Modern society, Michael Trask argues in this incisive and original book, chose to couch class difference in terms of illicit sexuality. Trask demonstrates how sexual science's concept of erotic perversion mediated the writing of both literary figures and social theorists when it came to the innovative and unsettling social arrangements of the early twentieth century. Trask focuses on the James brothers in a critique of pragmatism and anti-immigrant sentiment, shows the influence of behavioral psychology on Gertrude Stein's work, uncovers a sustained reflection on casual labor in Hart Crane's lyric poetry, and traces the identification of working-class Catholics with deviant passions in Willa Cather's fiction. Finally, Trask examines how literary leftists borrowed the antiprostitution rhetoric of Progressive-era reformers to protest the ascendance of consumerism in the 1920s.Viewing class as a restless and unstable category, Trask contends, American modernist writers appropriated sexology's concept of evasive, unmoored desire to account for the seismic shift in social relations during the Progressive era and beyond.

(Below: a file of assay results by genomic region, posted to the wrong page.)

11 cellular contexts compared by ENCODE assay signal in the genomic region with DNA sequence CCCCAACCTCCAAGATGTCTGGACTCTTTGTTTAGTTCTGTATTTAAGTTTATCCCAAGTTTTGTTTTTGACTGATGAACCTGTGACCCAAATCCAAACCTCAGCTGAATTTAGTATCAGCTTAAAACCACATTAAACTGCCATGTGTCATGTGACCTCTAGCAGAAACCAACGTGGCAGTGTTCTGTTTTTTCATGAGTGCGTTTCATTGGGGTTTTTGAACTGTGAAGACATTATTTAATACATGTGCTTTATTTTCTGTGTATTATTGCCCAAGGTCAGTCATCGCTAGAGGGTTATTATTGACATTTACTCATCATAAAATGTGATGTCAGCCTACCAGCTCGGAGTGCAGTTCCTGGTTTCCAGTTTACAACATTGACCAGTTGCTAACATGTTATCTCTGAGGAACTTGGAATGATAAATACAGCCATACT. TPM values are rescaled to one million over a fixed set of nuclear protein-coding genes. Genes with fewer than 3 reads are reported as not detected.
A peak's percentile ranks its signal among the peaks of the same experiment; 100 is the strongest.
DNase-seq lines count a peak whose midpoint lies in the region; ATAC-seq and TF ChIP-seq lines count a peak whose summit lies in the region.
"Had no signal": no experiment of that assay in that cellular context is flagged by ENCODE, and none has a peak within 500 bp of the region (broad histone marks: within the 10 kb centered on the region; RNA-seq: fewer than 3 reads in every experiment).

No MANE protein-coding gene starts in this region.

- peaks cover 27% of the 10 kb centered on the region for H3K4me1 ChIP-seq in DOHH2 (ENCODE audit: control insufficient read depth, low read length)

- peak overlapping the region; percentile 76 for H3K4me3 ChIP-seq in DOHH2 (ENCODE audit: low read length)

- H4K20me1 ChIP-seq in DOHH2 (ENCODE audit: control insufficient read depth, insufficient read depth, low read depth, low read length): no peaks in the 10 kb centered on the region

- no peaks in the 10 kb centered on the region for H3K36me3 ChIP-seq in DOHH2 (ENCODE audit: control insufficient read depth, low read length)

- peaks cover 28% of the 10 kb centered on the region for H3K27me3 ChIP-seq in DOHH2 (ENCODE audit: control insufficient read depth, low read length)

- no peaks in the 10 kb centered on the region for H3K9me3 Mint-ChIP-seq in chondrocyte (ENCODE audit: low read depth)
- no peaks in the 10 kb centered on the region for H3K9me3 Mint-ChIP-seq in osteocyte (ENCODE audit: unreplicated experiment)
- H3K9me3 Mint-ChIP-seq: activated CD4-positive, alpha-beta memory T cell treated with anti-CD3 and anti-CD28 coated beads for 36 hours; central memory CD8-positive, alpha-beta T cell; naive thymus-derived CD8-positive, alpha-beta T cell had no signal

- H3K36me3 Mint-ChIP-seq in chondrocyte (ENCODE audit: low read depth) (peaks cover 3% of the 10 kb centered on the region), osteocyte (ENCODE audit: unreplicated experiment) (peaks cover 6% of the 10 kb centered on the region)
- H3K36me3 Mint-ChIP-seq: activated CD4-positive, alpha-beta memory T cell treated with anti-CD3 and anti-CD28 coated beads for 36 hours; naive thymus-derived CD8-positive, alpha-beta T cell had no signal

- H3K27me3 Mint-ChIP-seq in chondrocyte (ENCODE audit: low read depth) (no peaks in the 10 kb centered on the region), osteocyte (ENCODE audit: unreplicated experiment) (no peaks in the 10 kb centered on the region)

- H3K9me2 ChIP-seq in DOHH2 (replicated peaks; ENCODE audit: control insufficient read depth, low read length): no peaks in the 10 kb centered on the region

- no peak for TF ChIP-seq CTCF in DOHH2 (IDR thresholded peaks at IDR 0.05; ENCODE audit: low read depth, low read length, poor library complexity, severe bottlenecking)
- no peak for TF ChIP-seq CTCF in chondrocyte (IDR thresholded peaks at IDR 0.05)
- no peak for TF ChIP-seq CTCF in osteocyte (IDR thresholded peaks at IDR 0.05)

Looking closely at the fraught ideological space between real and perceived class differences, Cruising Modernism discloses there a pervasive representation of sexuality as well.
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(235mm x 156mm x 22mm)
Cornell University Press
Publisher: Cornell University Press
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